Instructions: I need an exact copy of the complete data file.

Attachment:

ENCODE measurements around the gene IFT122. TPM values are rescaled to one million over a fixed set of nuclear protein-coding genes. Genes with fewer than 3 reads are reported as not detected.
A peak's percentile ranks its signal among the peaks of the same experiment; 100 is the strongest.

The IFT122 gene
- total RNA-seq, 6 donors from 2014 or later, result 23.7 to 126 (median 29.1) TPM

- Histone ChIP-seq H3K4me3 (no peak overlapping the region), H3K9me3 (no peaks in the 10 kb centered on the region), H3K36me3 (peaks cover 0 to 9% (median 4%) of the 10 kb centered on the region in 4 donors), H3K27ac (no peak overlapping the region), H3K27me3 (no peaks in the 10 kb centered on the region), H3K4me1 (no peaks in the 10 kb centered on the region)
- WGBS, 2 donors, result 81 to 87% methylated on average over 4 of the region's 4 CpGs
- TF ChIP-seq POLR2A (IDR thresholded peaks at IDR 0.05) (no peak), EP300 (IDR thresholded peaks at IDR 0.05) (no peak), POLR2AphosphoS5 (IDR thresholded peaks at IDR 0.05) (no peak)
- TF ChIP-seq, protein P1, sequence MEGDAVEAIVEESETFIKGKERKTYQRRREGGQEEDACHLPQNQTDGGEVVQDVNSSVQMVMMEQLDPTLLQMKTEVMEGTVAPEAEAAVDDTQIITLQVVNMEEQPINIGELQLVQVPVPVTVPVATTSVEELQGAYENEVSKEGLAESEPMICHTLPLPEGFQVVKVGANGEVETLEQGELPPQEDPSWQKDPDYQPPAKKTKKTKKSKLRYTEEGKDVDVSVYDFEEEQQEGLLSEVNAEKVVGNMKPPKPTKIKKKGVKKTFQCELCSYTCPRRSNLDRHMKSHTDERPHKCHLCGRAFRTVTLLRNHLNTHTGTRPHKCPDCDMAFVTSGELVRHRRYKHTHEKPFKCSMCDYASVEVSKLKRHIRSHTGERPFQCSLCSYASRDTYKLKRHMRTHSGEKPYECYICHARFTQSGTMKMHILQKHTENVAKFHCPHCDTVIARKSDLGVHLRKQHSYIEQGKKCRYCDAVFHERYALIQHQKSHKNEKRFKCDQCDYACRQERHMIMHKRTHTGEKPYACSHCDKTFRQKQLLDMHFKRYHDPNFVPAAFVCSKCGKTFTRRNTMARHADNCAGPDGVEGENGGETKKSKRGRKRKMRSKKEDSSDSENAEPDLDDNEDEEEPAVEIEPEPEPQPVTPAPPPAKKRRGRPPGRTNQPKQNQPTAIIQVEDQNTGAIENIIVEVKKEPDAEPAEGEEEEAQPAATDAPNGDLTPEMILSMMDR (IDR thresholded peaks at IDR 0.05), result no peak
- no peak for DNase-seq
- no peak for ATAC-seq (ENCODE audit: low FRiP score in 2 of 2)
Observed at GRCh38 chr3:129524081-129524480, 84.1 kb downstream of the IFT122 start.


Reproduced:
ENCODE measurements around the gene IFT122. TPM values are rescaled to one million over a fixed set of nuclear protein-coding genes. Genes with fewer than 3 reads are reported as not detected.
A peak's percentile ranks its signal among the peaks of the same experiment; 100 is the strongest.

The IFT122 gene
- total RNA-seq, 6 donors from 2014 or later, result 23.7 to 126 (median 29.1) TPM

- Histone ChIP-seq H3K4me3 (no peak overlapping the region), H3K9me3 (no peaks in the 10 kb centered on the region), H3K36me3 (peaks cover 0 to 9% (median 4%) of the 10 kb centered on the region in 4 donors), H3K27ac (no peak overlapping the region), H3K27me3 (no peaks in the 10 kb centered on the region), H3K4me1 (no peaks in the 10 kb centered on the region)
- WGBS, 2 donors, result 81 to 87% methylated on average over 4 of the region's 4 CpGs
- TF ChIP-seq POLR2A (IDR thresholded peaks at IDR 0.05) (no peak), EP300 (IDR thresholded peaks at IDR 0.05) (no peak), POLR2AphosphoS5 (IDR thresholded peaks at IDR 0.05) (no peak)
- TF ChIP-seq, protein P1, sequence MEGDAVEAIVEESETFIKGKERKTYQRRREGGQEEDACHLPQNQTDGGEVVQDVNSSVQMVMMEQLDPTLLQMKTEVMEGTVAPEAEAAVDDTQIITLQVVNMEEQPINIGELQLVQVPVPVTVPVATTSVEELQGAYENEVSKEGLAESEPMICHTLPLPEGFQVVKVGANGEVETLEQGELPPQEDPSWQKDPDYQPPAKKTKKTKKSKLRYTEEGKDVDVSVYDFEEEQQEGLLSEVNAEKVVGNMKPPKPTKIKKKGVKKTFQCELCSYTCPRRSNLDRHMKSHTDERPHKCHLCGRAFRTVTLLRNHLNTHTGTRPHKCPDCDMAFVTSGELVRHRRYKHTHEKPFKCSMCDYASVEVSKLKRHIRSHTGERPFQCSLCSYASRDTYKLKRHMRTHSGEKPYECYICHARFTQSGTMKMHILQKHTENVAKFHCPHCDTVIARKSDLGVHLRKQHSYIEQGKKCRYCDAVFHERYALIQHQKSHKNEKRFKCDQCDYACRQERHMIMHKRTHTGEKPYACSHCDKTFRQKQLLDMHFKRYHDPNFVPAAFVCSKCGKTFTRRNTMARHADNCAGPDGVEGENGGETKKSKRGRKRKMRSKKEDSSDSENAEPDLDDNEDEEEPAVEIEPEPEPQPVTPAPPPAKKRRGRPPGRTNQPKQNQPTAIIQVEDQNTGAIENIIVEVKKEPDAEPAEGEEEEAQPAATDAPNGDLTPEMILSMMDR (IDR thresholded peaks at IDR 0.05), result no peak
- no peak for DNase-seq
- no peak for ATAC-seq (ENCODE audit: low FRiP score in 2 of 2)
Observed at GRCh38 chr3:129524081-129524480, 84.1 kb downstream of the IFT122 start.